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Heroes

This monkey has never been photographed before. Until now.

They proved lots of people wrong.

This is a picture of a monkey that has never been photographed before. Ever.


It was taken by primatologist Lieven Devreese, who, together with his colleague Gaël Elie Gnondo Gobolo, were the first to definitively document the existence of Bouvier's red colobus.


Which is pretty ridiculously cool.

I spoke with Devreese via email and congratulated him on finally discovering the elusive red colobus.

He quickly and humbly corrected me.

"It is one of the 17 species of red colobus, but probably the most neglected one. Some conservationists considered that the species might have been extinct. So that's why I wanted to look for them."

Devreese and Gobolo traveled to the Republic of the Congo in Central Africa in February 2015 to conduct the search.

You know. Just two guys. Looking for a monkey that might or might not exist.

Once on the ground, they met up with local guides who took them into swamp forests along the Bokiba River in the Ntokou-Pikounda National Park, where the monkey was rumored to live.

Swamp forests: pretty much what you'd expect.

"From the start it was clear that the local people know them," Devreese said, "But because of the swampy terrain and because of hunting, it was not easy to find them in the forest."

They searched for five days. On the last day of the expedition, Devreese was preparing to pack up when several members of the team reported that they had spotted a small group of monkeys up in the trees. The group walked for an hour until they heard a promising sound. So they crept closer...

...and boom!



Monkeys.

Since no one had ever really even seen Bouvier's red colobus before, its decline is a bit of a mystery. Some of it, undoubtedly, is due to good ol' habitat destruction and humans being jerks more generally. But according to Devreese, much of the reason the species is disappearing comes down to one word ... that is made up of two words:

Bushmeat.

This is a steak. But imagine a monkey steak.

Turns out, people eat these monkeys.

It's an extraordinarily tricky issue. On the one hand, many contend that hunting local wildlife, including primates, is tradition that stretches back many hundreds of years in some Central African communities, and outsiders should, respectfully, butt the heck out.

"As people from the western world I don't think it is appropriate to prohibit the local small-scale hunting which the people living there have been doing for centuries."

On the other hand, some conservationists argue that bushmeat hunting destroys ecosystems and drives already-threatened species to extinction.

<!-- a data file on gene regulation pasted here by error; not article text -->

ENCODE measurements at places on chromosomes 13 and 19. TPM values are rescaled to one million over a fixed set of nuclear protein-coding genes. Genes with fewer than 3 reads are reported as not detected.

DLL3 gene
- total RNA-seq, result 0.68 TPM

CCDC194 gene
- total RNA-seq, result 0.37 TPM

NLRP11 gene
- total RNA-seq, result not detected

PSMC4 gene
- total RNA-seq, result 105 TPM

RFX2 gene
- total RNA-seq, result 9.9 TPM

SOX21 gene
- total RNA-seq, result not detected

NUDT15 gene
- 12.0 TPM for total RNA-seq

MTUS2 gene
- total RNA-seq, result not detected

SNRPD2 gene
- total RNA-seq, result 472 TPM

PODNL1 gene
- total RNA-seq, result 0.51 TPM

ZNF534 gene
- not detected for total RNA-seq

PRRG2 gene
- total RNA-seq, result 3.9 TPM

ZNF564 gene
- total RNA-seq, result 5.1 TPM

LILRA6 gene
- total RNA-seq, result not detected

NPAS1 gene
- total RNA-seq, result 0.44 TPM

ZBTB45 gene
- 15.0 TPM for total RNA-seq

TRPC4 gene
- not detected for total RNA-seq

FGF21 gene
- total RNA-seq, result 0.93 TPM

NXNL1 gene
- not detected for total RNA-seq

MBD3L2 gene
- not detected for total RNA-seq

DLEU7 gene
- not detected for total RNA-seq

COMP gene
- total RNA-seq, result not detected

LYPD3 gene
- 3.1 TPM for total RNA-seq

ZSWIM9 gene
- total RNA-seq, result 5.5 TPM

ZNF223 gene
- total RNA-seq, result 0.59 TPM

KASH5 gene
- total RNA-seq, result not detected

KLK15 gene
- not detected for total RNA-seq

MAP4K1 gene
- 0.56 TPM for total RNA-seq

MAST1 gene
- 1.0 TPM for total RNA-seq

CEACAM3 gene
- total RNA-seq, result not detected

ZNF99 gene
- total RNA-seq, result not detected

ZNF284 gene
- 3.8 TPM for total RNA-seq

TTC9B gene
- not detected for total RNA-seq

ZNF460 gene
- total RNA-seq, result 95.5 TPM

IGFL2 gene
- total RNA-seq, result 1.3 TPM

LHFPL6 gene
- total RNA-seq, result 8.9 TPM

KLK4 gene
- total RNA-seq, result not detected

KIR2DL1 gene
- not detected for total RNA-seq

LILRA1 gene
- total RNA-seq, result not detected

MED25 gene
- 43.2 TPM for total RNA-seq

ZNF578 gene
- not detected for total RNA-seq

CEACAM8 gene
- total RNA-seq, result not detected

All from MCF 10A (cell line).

They're not mutually exclusive arguments by any means. But Devreese takes a longer view.

"As people from the western world I don't think it is appropriate to prohibit the local small-scale hunting which the people living there have been doing for centuries," Devreese explained to me. "Hunting is really part of their culture and they depend on the forest for their animal protein intake. But [in the past few decades,] the scale of this hunting has changed. It has become a commercial trade, so now people shoot as much as they can to make money."

And it gets even more complicated. According to the United Nations Food and Agriculture Organization, the primary reason some members of Central and West African communities hunt bushmeat is food insecurity.

It's a two-pronged problem that needs to be addressed two-prongedly.

Brazzaville, Republic of the Congo — a hub of the commercial bushmeat trade.

Helping poachers find alternate sources of income is absolutely crucial to limiting the production of commercial bushmeat. And educating potential consumers about the health risks of eating improperly prepared primate meat (HIV and Ebola are transmitted this way), could lead to a decrease in demand.

Hunting bushmeat for cultural reasons shouldn't be outlawed. And some folks in Central Africa eat bushmeat because they have to, you know, eat. But getting clean water and alternate, sustainable food sources to them could help cut down on hunting.

It's not going to be super easy to make all that happen overnight. But hey. Why not try?

The monkeys would really appreciate it.

Keep on rocking, critically endangered monkeys. You do you.

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They first explained that way back when movies were first moving from silent film to spoken dialogue, actors had to enunciate and project loudly while speaking directly into a large microphone. If they spoke and moved like actors do today, it would sound almost as if someone were giving a drive-by soliloquy while circling the block. You'd only hear every other sentence or two.

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